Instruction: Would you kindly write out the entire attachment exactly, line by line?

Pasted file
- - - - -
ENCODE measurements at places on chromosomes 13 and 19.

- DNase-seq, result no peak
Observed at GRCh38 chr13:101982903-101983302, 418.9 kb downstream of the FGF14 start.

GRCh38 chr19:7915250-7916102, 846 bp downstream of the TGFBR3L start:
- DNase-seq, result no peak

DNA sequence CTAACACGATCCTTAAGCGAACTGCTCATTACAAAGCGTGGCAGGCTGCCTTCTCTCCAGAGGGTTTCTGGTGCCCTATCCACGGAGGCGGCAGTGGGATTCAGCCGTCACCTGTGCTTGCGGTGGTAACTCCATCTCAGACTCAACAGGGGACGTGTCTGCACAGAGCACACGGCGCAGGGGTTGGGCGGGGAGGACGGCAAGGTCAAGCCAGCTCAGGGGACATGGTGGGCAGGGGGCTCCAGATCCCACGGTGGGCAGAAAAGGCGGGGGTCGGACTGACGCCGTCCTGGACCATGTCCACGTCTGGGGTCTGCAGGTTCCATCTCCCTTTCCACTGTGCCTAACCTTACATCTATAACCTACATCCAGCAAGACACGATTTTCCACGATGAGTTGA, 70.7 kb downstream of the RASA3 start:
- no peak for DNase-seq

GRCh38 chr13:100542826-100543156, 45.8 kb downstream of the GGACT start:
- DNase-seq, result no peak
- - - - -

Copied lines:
ENCODE measurements at places on chromosomes 13 and 19.

- DNase-seq, result no peak
Observed at GRCh38 chr13:101982903-101983302, 418.9 kb downstream of the FGF14 start.

GRCh38 chr19:7915250-7916102, 846 bp downstream of the TGFBR3L start:
- DNase-seq, result no peak

DNA sequence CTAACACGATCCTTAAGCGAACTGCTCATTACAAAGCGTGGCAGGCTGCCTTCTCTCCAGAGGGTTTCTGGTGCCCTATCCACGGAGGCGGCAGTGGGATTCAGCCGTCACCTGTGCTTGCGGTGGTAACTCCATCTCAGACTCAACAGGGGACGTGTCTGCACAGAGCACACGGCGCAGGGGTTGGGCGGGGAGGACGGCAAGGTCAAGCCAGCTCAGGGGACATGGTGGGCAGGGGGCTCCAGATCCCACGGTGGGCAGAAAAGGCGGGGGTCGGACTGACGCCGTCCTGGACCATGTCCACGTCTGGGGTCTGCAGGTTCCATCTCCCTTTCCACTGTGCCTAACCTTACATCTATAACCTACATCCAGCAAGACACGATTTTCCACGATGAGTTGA, 70.7 kb downstream of the RASA3 start:
- no peak for DNase-seq

GRCh38 chr13:100542826-100543156, 45.8 kb downstream of the GGACT start:
- DNase-seq, result no peak